Nursing Students Build Skills at YMCA Camp Chase Clinical

During July 2018, Robin Young-Cournoyer, Pediatric Clinical Coordinator for Goodwin College, conducted a teaching clinical at Camp Chase YMCA, set on 78 beautiful acres on the Burlington/Farmington, Connecticut, town line. Participating in the clinical were current Goodwin Nursing students Kim Walker, Lauren Sembersky, Hayley Gronbach, Jessica McIntyre and Nesha Patterson.

The clinical was created through a collaboration of Young-Cournoyer, Goodwin Nursing department Chair Janice Watts, and camp director Jeff Spadaccini, with special support from Gabby Marandino of the Camp Chase health office, whose participation enhanced the Nursing students’ knowledge.

Young-Cournoyer reports that the entire experience far exceeded her expectations.

“This clinical setting enabled our Nursing students to implement the Quality and Safety Education for Nurses (QSEN) core competencies of patient-centered care, safety, teamwork and collaboration, quality improvement, and evidenced-based care,” she says. “The students enhanced their assessment skills, administered medications, and performed a review of the campers’ health conditions.”

For their final summary, the Nursing school students created a “Think Big” PowerPoint presentation that included an overall view of the camp, along with reflections and ideas for future implementations.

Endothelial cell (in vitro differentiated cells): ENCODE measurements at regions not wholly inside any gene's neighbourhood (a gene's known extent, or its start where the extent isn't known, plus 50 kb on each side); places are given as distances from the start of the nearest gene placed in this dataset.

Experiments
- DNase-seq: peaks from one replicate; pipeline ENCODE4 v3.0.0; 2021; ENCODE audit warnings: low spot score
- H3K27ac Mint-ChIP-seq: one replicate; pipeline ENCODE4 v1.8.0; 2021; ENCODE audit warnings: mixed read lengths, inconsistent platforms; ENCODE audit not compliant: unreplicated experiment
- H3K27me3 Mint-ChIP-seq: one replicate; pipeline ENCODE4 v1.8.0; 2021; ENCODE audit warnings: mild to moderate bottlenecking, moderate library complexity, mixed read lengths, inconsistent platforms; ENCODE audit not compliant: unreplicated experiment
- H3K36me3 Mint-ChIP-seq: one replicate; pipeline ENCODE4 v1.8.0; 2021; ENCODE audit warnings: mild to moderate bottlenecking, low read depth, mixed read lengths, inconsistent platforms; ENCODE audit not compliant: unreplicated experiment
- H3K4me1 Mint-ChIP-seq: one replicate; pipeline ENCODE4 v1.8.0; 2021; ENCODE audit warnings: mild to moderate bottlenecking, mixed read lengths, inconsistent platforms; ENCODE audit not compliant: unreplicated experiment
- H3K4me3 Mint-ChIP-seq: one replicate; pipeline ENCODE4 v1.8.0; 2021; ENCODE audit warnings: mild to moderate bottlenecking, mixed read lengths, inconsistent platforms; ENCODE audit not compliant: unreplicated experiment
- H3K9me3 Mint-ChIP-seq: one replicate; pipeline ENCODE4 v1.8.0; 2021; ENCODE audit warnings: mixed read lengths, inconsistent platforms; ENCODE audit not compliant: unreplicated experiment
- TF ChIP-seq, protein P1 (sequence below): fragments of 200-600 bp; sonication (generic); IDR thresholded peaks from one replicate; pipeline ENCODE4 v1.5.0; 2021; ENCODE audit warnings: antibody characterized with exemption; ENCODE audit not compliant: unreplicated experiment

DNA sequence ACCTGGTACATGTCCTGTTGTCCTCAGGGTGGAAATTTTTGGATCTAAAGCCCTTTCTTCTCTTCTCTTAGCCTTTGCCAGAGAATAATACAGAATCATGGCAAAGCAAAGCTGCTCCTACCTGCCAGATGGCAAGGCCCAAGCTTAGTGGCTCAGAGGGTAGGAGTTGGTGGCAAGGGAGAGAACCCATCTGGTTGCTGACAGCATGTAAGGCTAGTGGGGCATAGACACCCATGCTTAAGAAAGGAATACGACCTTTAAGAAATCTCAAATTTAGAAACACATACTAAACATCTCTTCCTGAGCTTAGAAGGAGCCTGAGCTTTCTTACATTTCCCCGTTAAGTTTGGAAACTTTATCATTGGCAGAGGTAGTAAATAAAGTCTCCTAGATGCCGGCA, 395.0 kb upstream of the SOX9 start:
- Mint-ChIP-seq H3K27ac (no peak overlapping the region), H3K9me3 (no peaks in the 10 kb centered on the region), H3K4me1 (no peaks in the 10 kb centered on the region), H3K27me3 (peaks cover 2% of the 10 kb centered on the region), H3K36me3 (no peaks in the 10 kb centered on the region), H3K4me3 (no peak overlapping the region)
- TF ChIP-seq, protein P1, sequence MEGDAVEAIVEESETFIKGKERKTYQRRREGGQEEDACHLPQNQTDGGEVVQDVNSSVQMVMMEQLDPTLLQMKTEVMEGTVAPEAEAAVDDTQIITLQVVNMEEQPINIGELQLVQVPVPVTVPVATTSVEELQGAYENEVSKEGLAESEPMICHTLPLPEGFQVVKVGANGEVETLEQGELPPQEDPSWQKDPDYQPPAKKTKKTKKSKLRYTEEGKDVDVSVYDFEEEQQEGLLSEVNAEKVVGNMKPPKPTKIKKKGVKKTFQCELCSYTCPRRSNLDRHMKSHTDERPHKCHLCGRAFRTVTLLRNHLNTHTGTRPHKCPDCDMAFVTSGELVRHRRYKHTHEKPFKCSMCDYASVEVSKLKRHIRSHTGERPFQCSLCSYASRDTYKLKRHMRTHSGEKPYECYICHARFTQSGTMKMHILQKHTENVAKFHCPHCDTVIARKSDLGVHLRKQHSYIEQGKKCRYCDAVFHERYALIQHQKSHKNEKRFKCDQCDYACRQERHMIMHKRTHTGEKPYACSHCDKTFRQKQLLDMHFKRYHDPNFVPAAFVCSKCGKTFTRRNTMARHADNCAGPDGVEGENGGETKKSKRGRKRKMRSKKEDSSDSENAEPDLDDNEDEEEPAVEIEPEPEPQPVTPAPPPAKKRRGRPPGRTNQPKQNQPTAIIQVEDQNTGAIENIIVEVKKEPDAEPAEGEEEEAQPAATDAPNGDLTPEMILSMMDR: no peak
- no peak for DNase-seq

“One of the many highpoints of the week was to observe the collaboration between the camp staff and our students,” adds Young-Cournoyer. “It was as if they had worked together for years and were all working on ways to provide a better, safer, and healthier experience.”

Below are thoughts from the Goodwin students:

“The most valuable thing I learned is how much behind-the-scenes work, including a mountain of paperwork, a camp nurse does.” — Kim Walker

“Running a camp is incredibly difficult. Medically, there are many things a camp has to worry about to keep the campers safe and to ensure that they have an enjoyable time. State regulations can be challenging and involve effective communication with parents, physicians, and campers.” — Hayley Gronbach

“It’s been a few years since I was a counselor myself. I gained a new appreciation for running a camp. The office staff and unit leaders really have to keep up a lot of energy and momentum to maintain the schedule and the day-to-day magic.” — Lauren Sembersky

“A valuable thing I learned is not to make assumptions about someone’s ability to learn. Dealing with many different types of kids over the week taught me that judgment can impact access to vital information and affect teaching.” — Nesha Patterson

“I really appreciated the opportunity to interact with children in a fun environment and to learn about pediatric care in a setting other than a hospital. I don’t think I would have gained the comfort level that I have now interacting with kids if it weren’t for this camp experience.” — Jessica McIntyre

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